It would be naive to claim that’s not still happening today. Shooting is utterly normalised, and – despite its effect on declining species like Snipe and Woodcock, the enormous toll on native wildlife killed in traps and snares to protect so-called ‘gamebirds‘, the rampant raptor persecution that is at last now being documented across the national media – is legal. Legal not because it should be or must be but because lawmakers have always wanted it that way.

The same was true of the abhorrent ‘sport’ of foxhunting. It took an enormous fight to make foxhunting illegal – a battle derided by the royals – because many MPs enjoyed it. Lobbyists still try to argue to this day that the ban was about ‘hate-filled lefties’ rather than about wildlife – a self-wounding claim which admits rather obviously that supporting foxhunting remains a concern of landowners (who else would these ‘lefties’ be opposing?) and which also ignores poll after poll which finds that a huge majority of the public are in favour of keeping the ban.


It also follows that lobbyists for shooting know that their well-rehearsed if often blustering and ecologically-illiterate arguments (see – Alex Hogg knows nothing about birdwatching for example) will fall on fertile ground. MPs queue up to trot out now-discredited figures about how much shooting is supposedly worth to the economy, and how hard the shooting industry is working to restore a ‘balance’ to the torched, barren uplands they’ve been in charge of for decades. General Licences to kill wild birds were routinely doled out until they were challenged by Wild Justice (see – Wild Justice | General Licence Reforms). Codes of Practice are implemented instead of the much-needed legislation that might impede shooting but be far better for native wildlife.

Nevertheless, it has to be acknowledged that those same lobbyists are more direct in their demands, have enjoyed better press-coverage (from a largely sympathetic media), and appear to vociferously chase their ‘rights’ to kill harder than lobbyists for birds and other wildlife try to stop them. Our birding magazines and websites have only just begun to really question what goes on in the name of ‘sport’, and our major conservation organisations have, over the years, always seemed willing to compromise in exchange, for example, for access to land for surveys. Until recently they haven’t even managed to sound vaguely irritated that literally millions of birds are killed every year for fun. Is it really any wonder which group appears to get the best of exemptions time after time (again this really isn’t just about this lockdown and these restrictions, as we said earlier shooting gets away with treating wildlife in ways that non-shooters would be jailed for).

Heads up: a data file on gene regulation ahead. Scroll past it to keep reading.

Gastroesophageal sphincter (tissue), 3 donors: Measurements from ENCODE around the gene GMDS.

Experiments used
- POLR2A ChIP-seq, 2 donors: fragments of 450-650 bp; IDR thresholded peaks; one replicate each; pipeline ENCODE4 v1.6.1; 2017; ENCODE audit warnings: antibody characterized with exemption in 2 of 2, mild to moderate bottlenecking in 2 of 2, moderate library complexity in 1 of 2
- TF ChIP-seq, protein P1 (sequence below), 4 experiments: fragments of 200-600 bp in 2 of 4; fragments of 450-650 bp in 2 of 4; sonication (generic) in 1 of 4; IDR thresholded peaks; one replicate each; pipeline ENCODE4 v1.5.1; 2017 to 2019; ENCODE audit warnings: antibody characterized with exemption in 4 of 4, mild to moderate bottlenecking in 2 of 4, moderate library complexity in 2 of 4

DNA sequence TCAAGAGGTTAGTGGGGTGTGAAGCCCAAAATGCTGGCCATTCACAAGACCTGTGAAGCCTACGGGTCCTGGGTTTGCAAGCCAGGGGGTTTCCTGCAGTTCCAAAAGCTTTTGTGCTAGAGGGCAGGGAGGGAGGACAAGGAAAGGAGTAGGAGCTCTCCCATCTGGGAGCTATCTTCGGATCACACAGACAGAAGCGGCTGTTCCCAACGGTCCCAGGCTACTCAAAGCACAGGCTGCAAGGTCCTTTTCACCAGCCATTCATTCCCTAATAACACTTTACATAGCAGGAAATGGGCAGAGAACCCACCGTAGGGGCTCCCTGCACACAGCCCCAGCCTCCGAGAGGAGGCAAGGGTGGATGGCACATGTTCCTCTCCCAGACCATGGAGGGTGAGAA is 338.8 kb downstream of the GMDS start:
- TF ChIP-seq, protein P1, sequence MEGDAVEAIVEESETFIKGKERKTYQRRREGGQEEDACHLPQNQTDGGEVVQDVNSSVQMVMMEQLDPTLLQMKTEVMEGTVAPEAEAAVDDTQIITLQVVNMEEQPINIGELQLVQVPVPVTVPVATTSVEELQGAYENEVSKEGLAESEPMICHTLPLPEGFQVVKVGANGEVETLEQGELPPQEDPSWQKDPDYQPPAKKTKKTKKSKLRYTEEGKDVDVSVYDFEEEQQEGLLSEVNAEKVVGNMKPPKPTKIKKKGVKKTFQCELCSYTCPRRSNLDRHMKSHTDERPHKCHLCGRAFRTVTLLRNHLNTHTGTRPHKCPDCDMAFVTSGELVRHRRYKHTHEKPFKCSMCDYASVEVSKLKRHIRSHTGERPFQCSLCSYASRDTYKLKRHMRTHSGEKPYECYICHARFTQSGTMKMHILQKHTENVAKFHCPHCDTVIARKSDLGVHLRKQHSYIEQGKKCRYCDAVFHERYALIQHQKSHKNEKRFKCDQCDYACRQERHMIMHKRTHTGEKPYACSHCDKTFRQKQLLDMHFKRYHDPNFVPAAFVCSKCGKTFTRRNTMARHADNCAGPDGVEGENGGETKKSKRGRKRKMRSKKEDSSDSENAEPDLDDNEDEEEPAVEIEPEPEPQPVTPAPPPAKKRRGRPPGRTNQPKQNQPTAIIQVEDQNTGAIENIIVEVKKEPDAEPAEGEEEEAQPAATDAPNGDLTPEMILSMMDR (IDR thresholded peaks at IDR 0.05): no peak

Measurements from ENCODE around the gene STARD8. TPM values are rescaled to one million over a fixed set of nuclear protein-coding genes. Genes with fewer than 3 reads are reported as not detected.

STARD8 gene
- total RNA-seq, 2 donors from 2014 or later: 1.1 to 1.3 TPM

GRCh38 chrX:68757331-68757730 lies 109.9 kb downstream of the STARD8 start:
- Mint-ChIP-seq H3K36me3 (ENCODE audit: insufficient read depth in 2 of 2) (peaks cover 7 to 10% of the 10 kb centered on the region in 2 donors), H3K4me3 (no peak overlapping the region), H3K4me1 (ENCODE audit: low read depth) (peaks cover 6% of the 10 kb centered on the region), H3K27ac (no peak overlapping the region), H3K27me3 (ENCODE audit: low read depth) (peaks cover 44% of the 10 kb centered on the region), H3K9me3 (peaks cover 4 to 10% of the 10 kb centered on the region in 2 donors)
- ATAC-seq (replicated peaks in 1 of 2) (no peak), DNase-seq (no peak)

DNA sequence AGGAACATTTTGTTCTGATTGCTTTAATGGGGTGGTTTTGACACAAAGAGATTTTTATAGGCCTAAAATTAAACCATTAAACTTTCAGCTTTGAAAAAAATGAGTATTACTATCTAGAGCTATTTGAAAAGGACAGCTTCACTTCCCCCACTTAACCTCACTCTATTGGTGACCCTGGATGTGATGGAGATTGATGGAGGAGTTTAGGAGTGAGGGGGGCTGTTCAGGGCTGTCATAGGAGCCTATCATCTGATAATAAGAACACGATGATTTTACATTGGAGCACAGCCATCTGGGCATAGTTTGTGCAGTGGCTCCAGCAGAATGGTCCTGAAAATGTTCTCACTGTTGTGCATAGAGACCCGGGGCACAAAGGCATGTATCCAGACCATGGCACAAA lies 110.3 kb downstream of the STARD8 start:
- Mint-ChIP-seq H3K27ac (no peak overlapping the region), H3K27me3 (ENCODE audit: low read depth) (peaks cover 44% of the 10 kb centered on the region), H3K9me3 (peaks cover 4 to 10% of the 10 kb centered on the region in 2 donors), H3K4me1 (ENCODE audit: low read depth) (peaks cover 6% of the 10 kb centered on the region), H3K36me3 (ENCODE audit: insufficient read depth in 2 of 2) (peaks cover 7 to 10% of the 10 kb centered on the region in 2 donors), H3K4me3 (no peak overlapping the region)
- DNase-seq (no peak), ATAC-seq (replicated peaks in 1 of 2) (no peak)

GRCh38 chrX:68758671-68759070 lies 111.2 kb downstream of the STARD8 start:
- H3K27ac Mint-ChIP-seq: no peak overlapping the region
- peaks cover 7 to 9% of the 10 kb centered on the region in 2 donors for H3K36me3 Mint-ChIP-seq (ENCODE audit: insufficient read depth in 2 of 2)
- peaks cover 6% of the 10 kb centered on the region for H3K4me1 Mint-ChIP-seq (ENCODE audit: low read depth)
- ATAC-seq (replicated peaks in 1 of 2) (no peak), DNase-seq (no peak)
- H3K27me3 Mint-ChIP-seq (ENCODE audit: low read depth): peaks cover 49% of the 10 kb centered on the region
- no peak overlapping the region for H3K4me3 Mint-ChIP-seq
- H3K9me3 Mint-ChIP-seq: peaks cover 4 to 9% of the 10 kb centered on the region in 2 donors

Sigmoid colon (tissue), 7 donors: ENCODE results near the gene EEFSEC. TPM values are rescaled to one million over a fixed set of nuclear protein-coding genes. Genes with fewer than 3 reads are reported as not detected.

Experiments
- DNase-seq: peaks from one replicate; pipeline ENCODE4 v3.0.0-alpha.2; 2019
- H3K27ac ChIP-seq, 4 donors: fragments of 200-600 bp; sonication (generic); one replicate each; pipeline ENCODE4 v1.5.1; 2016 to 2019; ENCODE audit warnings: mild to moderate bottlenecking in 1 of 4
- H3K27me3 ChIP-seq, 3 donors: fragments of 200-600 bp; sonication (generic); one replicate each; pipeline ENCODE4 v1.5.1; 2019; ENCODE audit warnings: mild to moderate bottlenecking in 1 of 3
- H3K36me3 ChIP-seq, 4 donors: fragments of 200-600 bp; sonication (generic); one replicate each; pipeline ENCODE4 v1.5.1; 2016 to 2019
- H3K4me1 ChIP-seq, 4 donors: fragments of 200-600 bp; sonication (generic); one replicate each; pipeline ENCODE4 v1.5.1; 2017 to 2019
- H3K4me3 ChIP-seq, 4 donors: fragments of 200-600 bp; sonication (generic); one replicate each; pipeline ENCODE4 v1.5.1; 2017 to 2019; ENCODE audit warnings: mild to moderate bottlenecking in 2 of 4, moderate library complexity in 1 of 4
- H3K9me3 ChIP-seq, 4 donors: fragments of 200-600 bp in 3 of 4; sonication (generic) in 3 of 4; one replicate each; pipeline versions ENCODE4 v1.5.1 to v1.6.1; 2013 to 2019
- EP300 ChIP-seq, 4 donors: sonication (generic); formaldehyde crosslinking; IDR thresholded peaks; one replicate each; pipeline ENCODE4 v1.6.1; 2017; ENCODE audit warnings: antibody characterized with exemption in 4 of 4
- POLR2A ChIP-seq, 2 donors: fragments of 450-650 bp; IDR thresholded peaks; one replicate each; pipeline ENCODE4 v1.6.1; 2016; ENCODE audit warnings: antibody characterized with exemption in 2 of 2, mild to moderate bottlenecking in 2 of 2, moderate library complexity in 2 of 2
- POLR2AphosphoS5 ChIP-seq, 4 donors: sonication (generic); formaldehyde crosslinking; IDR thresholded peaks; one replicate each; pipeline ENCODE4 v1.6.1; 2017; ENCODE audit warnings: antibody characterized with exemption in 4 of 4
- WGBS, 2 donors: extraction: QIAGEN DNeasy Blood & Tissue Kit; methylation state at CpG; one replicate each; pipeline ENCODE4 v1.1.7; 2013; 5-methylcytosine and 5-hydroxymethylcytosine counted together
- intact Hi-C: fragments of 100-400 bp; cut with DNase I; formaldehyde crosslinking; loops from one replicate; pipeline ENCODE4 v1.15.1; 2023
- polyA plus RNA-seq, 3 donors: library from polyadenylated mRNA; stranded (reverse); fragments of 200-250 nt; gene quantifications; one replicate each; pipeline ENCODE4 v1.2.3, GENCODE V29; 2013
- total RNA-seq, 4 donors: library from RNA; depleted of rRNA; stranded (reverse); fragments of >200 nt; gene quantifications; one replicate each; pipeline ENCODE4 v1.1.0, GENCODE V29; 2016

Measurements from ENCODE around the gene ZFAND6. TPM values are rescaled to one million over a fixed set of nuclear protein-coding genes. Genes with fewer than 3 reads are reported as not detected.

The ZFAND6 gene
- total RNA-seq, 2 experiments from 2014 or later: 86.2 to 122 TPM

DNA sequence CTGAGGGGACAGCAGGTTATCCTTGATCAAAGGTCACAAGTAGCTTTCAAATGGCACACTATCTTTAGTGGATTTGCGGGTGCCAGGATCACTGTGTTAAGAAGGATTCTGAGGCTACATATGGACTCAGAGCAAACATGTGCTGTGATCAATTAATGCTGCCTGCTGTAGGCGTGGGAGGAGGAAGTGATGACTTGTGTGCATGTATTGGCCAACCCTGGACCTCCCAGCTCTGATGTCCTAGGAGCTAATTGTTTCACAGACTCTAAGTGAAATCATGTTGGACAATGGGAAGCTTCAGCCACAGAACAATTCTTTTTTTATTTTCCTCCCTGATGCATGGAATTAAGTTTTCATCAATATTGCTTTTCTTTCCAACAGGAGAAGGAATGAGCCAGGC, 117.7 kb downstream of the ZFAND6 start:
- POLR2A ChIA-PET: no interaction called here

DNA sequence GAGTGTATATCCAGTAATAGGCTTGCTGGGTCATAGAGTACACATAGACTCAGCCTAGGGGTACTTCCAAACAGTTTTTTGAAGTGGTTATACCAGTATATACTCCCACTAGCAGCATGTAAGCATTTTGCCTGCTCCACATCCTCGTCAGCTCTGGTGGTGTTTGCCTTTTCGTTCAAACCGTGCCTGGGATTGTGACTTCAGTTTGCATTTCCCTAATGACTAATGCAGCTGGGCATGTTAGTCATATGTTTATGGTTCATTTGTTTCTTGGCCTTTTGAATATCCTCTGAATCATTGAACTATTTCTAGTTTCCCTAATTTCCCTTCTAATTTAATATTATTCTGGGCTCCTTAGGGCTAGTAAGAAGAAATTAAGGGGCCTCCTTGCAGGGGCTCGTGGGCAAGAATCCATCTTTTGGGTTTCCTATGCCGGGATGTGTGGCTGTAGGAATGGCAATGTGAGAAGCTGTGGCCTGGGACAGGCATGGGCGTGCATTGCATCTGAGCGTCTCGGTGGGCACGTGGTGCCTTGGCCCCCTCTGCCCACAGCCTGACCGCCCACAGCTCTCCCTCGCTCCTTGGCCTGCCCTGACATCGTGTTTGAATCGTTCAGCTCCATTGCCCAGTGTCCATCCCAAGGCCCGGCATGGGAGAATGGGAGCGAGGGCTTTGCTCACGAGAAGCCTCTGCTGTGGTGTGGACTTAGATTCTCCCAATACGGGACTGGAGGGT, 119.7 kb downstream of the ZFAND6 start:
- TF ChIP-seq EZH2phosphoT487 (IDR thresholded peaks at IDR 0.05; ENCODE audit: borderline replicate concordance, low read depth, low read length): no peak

Of course, changing all of this is down to all of us – including us here at The War on Wildlife Project. Before there is a chance of change taking place we need to a) understand how the dice have been loaded and then b) want to do something about it. Leadership, though, needs to come from the top (not from near the bottom, which is where we sit!), but anyone with a sensible and hard-hitting way forward will get our support. Frankly, though, it doesn’t seem likely it will be coming from any of our more recognisable and long-established conservation charities…


Pragmatists will always step in and argue that compromise and conversation is the way forward, but we’d counter that assertion simply by circling right back to the top of this post. Why is it considered exercise to walk somewhere and pull a trigger, but not to walk somewhere and lift up a pair of binoculars?

If you’ve got this far you already know why we think that is…